Brescia students in 1970 with their Ursuline teacher. Photos courtesy Brescia University College

Brescia celebrates a century of inspiring women

  • February 25, 2019

Looking back to 1919 and the place of women in society, the world was a much different place. 

Women had only earned the right to vote federally two years prior. Even then the vote was limited. In a time of war, women had to be British subjects and the wives, mothers or sisters of soldiers serving in the First World War who could vote on behalf of their male relatives.

Feminism as we know it was years away from becoming a political and social force. For decades to come, women were still expected to keep the house and raise the kids as their husbands trudged off to work to bring home the bacon.

Yet a century ago in London, Ont., change was afoot. The Ursuline Sisters of Chatham, outside of London, took the lead in establishing an institute that would be the first of its kind in Canada: a women’s university based in the Catholic faith. With the blessing of London Bishop Michael Fallon, the Ursulines launched Brescia University College, which has survived to this day as the world has ebbed and flowed around it, staying committed to the founding mission of the Ursulines and providing a holistic, student-centred education and inspiring female students to lead with wisdom, justice and compassion in a changing world.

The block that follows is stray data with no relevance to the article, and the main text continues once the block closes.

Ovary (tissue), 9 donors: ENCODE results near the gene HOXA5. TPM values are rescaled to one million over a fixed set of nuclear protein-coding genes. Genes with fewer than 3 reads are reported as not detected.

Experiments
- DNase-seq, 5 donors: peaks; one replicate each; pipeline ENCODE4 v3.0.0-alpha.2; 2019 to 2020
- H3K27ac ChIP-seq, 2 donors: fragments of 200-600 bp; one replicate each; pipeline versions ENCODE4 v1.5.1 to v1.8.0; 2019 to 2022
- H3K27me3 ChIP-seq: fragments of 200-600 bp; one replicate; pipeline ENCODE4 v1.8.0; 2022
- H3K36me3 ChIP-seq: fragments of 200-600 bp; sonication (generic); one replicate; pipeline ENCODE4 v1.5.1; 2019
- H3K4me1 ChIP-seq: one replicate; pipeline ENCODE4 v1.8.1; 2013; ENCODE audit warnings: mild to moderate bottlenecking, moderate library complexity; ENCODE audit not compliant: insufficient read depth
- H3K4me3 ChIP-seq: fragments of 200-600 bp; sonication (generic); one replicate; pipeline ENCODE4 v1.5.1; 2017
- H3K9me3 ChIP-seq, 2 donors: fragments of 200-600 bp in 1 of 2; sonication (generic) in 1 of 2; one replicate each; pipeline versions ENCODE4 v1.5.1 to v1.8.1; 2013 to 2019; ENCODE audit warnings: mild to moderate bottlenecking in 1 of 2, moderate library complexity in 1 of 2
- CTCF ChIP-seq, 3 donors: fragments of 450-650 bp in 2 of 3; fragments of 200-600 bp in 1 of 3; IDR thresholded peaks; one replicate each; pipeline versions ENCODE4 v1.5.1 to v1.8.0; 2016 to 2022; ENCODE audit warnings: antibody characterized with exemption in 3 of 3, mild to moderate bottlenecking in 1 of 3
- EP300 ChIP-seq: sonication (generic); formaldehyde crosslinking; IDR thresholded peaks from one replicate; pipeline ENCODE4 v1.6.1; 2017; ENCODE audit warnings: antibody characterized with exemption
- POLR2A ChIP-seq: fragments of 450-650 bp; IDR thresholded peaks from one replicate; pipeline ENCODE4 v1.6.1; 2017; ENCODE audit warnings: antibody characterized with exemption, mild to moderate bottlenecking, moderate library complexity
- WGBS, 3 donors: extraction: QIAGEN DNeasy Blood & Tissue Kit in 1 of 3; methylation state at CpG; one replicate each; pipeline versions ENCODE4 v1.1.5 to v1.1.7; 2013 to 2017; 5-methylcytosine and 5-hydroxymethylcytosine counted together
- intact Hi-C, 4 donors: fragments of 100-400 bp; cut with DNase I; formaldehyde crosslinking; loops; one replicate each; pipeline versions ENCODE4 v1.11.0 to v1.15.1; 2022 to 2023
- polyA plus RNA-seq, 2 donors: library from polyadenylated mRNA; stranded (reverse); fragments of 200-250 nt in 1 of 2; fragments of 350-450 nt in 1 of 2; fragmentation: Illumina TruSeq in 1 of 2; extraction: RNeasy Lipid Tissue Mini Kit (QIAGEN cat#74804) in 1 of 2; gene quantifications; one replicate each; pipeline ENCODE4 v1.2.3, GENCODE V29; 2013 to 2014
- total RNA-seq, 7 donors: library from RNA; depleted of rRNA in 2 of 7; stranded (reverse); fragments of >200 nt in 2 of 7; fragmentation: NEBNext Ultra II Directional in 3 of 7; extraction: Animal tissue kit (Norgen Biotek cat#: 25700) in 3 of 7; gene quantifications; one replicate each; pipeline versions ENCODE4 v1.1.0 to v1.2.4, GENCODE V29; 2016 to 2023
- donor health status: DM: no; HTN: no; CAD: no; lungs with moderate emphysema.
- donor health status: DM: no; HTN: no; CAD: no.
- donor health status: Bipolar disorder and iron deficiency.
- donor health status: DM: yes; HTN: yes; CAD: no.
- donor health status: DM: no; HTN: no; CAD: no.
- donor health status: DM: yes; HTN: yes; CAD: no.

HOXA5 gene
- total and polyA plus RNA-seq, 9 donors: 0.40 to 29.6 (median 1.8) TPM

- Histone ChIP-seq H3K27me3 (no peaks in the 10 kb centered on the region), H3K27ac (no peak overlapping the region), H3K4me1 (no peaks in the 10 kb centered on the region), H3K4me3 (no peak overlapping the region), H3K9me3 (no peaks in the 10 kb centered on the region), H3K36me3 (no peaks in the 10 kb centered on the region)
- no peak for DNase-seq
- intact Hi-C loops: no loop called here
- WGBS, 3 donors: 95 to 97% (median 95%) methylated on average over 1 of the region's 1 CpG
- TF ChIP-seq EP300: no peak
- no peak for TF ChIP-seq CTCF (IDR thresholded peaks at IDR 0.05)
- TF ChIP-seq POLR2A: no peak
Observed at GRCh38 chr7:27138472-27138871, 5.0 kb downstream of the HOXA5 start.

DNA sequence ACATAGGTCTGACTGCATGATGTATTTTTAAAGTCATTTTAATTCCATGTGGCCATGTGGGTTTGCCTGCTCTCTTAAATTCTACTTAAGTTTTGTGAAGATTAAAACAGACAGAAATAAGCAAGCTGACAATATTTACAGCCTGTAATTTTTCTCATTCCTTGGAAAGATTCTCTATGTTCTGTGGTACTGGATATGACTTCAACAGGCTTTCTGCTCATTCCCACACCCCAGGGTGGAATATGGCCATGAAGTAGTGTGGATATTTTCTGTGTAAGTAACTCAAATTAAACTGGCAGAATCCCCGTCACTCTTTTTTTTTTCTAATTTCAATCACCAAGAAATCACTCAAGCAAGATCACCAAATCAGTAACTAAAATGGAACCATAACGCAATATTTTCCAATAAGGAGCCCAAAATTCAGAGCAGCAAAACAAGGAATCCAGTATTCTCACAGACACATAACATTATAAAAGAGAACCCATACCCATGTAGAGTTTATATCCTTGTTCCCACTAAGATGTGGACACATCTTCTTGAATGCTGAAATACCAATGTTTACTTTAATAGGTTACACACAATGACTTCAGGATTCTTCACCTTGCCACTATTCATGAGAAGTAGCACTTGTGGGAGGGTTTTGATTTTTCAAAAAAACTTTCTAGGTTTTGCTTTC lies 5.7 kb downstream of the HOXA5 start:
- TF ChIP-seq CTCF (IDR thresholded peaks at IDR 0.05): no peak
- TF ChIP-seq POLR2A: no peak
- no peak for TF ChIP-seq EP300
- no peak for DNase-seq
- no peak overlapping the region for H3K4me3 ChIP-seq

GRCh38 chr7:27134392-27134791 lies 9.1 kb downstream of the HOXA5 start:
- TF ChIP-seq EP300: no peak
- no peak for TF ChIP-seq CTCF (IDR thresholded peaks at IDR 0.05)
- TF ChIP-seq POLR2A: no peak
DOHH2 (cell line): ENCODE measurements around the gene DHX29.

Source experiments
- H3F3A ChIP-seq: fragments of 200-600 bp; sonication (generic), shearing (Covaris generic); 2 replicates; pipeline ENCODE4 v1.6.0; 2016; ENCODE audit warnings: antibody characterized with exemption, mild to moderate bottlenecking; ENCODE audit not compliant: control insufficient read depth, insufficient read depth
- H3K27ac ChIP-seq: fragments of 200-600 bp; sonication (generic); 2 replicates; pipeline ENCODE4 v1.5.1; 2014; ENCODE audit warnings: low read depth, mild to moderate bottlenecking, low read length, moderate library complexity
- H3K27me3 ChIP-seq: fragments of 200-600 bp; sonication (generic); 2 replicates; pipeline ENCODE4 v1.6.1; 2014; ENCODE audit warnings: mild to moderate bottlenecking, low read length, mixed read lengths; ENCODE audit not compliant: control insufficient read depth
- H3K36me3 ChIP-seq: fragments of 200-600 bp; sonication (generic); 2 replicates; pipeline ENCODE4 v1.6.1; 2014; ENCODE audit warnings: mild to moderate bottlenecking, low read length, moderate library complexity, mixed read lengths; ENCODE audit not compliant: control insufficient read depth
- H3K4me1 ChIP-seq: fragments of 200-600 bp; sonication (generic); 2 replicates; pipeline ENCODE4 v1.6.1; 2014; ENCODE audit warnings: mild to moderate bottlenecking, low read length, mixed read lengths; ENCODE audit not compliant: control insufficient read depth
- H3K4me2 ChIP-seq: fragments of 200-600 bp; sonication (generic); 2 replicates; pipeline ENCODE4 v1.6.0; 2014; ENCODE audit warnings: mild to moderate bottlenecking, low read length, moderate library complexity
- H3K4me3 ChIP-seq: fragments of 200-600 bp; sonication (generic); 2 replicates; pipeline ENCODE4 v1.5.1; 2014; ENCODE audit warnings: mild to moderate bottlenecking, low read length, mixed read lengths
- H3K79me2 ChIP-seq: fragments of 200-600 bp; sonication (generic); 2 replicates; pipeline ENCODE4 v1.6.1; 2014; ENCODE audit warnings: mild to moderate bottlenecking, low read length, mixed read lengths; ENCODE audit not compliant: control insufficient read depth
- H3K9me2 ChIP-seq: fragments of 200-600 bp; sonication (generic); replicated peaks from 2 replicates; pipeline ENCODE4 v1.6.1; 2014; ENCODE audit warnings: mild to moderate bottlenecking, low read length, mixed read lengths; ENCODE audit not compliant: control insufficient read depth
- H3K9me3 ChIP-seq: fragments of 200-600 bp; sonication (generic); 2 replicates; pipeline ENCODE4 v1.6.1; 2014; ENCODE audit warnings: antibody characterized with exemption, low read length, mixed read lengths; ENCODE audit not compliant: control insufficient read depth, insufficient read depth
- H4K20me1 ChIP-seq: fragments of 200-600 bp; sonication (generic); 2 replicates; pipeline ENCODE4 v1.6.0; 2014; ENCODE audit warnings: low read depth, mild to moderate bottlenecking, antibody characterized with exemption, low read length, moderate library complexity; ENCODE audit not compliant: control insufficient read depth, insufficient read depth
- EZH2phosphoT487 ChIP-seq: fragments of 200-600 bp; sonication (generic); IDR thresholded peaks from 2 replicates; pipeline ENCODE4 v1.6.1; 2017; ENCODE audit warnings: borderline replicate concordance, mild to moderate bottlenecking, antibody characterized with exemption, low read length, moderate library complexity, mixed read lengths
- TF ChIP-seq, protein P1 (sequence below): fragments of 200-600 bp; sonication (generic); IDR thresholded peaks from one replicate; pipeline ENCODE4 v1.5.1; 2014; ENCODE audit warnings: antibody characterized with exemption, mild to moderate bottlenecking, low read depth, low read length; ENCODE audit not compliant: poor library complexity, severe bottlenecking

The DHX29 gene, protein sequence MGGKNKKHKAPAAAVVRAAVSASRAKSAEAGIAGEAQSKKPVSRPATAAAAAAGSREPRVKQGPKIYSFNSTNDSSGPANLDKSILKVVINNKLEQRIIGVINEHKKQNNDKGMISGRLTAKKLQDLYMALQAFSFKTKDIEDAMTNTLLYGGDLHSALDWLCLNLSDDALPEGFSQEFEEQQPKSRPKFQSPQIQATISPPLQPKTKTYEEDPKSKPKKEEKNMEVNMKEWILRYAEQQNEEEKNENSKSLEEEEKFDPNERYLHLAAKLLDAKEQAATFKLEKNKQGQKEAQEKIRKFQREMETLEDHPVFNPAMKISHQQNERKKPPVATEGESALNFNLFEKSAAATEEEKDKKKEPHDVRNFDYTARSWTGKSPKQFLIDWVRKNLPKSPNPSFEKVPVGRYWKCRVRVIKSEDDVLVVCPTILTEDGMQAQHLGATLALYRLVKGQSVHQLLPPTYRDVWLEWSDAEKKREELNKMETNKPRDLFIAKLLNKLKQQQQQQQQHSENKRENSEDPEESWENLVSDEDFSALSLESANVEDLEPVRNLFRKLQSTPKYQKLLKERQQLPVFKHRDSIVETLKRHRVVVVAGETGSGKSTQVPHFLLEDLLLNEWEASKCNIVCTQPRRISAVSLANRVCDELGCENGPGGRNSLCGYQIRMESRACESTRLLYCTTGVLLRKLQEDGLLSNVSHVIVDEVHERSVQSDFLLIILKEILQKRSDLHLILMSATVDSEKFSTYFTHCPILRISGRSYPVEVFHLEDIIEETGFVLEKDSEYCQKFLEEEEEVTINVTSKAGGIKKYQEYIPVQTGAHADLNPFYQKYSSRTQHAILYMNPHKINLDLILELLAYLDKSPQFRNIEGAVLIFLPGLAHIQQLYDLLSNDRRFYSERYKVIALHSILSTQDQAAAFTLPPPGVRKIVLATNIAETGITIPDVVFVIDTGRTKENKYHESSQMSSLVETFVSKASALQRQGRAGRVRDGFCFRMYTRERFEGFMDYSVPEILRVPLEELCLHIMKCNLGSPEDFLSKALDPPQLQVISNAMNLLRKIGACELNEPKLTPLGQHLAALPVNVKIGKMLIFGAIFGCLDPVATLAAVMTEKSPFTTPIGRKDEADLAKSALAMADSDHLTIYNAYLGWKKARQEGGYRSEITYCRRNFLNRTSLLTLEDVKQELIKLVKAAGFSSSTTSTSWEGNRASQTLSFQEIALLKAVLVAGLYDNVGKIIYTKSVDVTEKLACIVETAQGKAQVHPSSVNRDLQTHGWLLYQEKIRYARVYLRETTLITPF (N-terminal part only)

Canada could boast four women’s colleges in 1919, including Brescia, said principal Susan Mumm. But Brescia is the only one that remains, an accomplishment Brescia proudly wears as it refers to itself as “Canada’s women’s university.”

“What the Ursulines did was create a dynamic institution that kept women’s leadership at the forefront,” said Mumm.

Mumm knows she follows in the footsteps of so many who have enabled Brescia to not only survive for a century, but to thrive. To honour that legacy, the goal is that “in 99 years people will be asking themselves how are  we going to celebrate Brescia’s 200th anniversary,” she said.

“We really see this as something that has the capacity to endure into the foreseeable future.”

And why shouldn’t it? After all, Brescia didn’t get to this point by resting on its laurels. As society changed, it changed along with it. “The Ursulines were never afraid of change,” said Mumm. “Brescia never fossilized.”

The Ursulines changed, Brescia changed and women changed over the ensuing century. But one thing about Brescia didn’t.

“What didn’t change was the way that from the day this place opened its doors the message, both subliminal and overt, was this is a special place for women because we value women and what they can contribute to the world,” said Mumm.

The school’s original building was a converted house opposite Victoria Park in downtown London. Its first class focused on a liberal arts education emphasizing English, French, Spanish, philosophy, history, classics and religious knowledge. In 1925, the school moved to its new quarters, Ursuline Hall. 

In establishing Brescia, Bishop Fallon and the Ursulines — a teaching order founded by St. Angela Merici in Brescia, Italy, in 1535 — were responding to the growing demand for a Catholic education for women that wasn’t available anywhere else.